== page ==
By adding this ruleset to your site, what you’re doing is making it so that visitors never see those awful-looking boilerplate “404” pages if someone tries to go to a page or file that doesn’t exist. Instead, they’ll be redirected to your main page. It’s nice functionality to have for any site, though this block was completely lifted from a stock WordPress install. It will still work fine without WordPress.

Now let’s block Semalt and their army of minions. You can do this one of two ways, but either way, do so in the blank space between “RewriteEngine On” and “RewriteBase /”:

Method 1 – Static list

(RewriteEngine On)

# Matches semalt.semalt.com, or
RewriteCond %{HTTP_REFERER} ^http://semalt\.semalt\.com [NC,OR]
# Matches www.semalt.com, or
RewriteCond %{HTTP_REFERER} ^http://www\.semalt\.com [NC,OR]
# Matches buttons-for-website.com, then
RewriteCond %{HTTP_REFERER} ^http://buttons-for-website\.com [NC]
# Send the bot back home, tell it your site has moved to semalt.com permanently
RewriteRule (.*) http://semalt.com/ [R=301,L]

(RewriteBase /)

Do you see the pattern? Anytime some new $0.99 domain starts sending spam traffic your way, just create another entry in the list.

Google Analytics will often just show you the referrer was “some.site.com” so you need to make sure you take the prerogative to include the “http://” part like in the example above.

Be aware one of these things is not like the others. The final entry, “buttons-for-website.com,” has an [NC] tag instead of [NC,OR]. The last entry in the list should not have an OR attached to it, but all others should.

Method 2 – Regex

If multiple subdomains keep coming after you, or you see a distinctive pattern in the URLs that are passed as referrers, you can use some of the more advanced functionality of regular expressions to try to account for them.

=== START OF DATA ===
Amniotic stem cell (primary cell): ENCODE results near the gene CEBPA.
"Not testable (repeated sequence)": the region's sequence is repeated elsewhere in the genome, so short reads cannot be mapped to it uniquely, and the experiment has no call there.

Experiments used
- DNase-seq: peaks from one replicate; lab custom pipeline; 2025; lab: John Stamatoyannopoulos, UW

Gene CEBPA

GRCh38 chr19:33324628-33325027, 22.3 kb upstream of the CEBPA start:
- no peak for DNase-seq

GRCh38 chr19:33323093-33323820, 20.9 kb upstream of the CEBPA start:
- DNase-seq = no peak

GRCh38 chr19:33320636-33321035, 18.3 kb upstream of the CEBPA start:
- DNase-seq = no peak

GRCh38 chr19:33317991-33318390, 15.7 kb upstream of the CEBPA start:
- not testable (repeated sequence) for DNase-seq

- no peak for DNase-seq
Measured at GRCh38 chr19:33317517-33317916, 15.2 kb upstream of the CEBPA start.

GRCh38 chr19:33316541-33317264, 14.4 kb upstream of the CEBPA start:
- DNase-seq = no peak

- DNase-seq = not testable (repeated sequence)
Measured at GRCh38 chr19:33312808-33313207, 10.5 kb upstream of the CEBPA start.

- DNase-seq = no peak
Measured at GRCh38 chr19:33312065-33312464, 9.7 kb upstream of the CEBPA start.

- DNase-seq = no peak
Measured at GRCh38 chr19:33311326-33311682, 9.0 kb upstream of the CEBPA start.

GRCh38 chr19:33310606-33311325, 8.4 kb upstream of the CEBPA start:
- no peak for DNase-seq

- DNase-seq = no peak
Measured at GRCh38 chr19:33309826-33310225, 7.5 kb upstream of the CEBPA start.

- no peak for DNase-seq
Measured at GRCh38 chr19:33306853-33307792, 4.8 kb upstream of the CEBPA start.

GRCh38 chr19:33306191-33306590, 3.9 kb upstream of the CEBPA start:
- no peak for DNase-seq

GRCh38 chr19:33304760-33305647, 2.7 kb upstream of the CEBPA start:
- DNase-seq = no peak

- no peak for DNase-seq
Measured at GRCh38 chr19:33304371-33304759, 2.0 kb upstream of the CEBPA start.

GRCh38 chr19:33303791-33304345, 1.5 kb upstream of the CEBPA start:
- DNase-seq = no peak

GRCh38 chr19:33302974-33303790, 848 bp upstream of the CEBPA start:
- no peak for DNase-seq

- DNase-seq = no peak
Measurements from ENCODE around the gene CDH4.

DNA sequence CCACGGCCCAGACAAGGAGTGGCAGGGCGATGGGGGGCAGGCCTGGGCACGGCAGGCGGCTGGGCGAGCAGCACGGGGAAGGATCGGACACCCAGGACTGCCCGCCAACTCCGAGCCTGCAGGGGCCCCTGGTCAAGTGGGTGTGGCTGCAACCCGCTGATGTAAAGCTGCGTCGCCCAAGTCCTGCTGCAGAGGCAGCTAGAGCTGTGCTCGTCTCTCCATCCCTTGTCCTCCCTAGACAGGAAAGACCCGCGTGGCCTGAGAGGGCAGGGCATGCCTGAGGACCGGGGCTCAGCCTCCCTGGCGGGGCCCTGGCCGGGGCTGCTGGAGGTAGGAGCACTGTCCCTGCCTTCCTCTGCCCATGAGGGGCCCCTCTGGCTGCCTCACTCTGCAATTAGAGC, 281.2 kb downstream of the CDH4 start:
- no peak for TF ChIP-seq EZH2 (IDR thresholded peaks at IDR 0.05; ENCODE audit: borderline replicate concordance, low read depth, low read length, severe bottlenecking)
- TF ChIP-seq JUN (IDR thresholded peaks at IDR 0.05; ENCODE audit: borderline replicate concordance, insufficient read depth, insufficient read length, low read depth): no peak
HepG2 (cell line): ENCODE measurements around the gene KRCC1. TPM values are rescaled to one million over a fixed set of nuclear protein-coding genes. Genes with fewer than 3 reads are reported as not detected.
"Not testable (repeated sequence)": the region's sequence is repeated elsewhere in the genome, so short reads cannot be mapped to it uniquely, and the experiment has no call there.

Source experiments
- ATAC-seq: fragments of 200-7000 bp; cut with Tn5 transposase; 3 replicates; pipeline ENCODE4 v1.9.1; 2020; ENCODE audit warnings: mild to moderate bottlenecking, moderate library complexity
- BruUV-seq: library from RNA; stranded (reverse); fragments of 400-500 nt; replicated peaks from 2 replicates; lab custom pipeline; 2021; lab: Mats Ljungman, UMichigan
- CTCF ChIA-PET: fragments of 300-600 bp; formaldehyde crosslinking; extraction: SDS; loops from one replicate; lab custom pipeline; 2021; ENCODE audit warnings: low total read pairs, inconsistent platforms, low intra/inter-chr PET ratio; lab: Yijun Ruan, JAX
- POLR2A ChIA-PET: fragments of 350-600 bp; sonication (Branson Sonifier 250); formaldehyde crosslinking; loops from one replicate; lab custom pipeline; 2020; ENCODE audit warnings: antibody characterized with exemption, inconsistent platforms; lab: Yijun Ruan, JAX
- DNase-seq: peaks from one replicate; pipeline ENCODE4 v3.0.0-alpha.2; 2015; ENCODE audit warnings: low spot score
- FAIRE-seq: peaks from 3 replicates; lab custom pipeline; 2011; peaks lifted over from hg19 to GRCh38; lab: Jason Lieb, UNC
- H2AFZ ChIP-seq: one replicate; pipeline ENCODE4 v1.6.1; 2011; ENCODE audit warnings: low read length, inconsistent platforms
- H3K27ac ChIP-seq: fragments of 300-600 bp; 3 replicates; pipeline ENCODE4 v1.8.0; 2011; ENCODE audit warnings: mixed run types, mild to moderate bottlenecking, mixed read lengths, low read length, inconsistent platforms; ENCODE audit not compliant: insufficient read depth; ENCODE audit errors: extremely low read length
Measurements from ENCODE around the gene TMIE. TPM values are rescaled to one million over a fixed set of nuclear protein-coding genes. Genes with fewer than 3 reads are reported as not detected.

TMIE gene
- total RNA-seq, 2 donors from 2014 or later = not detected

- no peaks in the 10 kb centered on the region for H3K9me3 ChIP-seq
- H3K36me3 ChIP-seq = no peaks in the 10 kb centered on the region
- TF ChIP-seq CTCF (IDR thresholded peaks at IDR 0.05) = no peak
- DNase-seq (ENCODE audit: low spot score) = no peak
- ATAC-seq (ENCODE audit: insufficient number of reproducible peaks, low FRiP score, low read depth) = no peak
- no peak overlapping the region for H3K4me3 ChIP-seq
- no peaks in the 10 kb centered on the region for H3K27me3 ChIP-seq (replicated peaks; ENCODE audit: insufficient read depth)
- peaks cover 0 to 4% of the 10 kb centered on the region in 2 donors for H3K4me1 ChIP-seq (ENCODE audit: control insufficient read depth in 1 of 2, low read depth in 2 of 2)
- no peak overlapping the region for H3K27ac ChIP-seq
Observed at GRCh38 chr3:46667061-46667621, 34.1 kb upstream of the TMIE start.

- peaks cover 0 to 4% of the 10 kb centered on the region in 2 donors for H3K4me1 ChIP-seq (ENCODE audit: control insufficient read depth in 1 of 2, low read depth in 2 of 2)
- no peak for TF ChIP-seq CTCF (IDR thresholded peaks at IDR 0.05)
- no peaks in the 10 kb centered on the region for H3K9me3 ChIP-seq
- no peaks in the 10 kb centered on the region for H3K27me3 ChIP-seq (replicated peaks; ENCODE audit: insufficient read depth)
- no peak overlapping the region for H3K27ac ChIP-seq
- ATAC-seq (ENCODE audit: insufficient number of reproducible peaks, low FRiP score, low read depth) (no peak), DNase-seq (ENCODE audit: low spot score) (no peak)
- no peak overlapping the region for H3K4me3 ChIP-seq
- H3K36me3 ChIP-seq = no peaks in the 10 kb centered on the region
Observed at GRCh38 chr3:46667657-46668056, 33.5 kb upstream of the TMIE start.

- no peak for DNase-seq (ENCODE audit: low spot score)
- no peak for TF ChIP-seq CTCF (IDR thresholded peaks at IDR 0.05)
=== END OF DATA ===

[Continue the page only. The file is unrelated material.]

# Match either semalt.semalt.com or www.semalt.com, or
RewriteCond %{HTTP_REFERER} ^http://(semalt|www)\.semalt\.com [NC,OR]
# Match any letter/number combination that comprises a subdomain of semalt.com, then
RewriteCond %{HTTP_REFERER} ^http://[a-zA-Z0-9]*\.semalt\.com [NC]
# Redirect the bot to semalt.com and tell it your site moved there permanently
RewriteRule (.*) http://semalt.com/ [R=301,L]

Method 3 – Anti-DDoS

I’m currently looking into whether a service like Cloudflare might cut down on the automated scraping done by Semalt and company.

Method 4 – PHP Code

Stick something like this in your WordPress header or at the top of your PHP files, though it still requires you to curate a list of blocked domains.

Testing

If you own multiple sites, I’d recommend creating some subdomains and testing your rules by trying to block traffic from one to another. You would do this simply by creating a hyperlink somewhere on site 1 that points to site 2.

Pretend site 1 is affiliated with Semalt. Modify its .htaccess to prevent site 2 from receiving any traffic from there.

Do not do your testing on a production site.

Troubleshooting

If you mess up a rule, you can quickly find ALL of your incoming web traffic seemingly being redirected to semalt.com! Worse yet, you may find that even after undoing the changes, you’re still being sent there from your browser.

Don’t fret. Changes made to your .htaccess file go through immediately upon saving. If you’re unsure of what you’ve done, either delete the line(s) in question, or put a # at the beginning of the line to turn it into a comment until you get a handle on the situation.

Sometimes, what will happen is that the referrer gets stored in your browser across tabs and sessions. So even if you don’t click on a link, but type in a URL, somehow the original referrer you used still gets passed.

The best way to check and see if your rules are malfunctioning is by opening a Private Tab (Firefox) or Incognito Mode (Chrome) and going to the site from the domain that is supposed to be blocked. Private tabs open a completely sterile environment in which no existing data is loaded and no future data is stored. After each change you make, you should close the Private Tab and re-open a new one, because they will retain data belonging to the same session (thus, troubleshooting between changes may not be accurate).

The other alternative is to clear cookies and cache manually but that’s more of a pain. Just use private browsing modes for testing rules.

Good luck!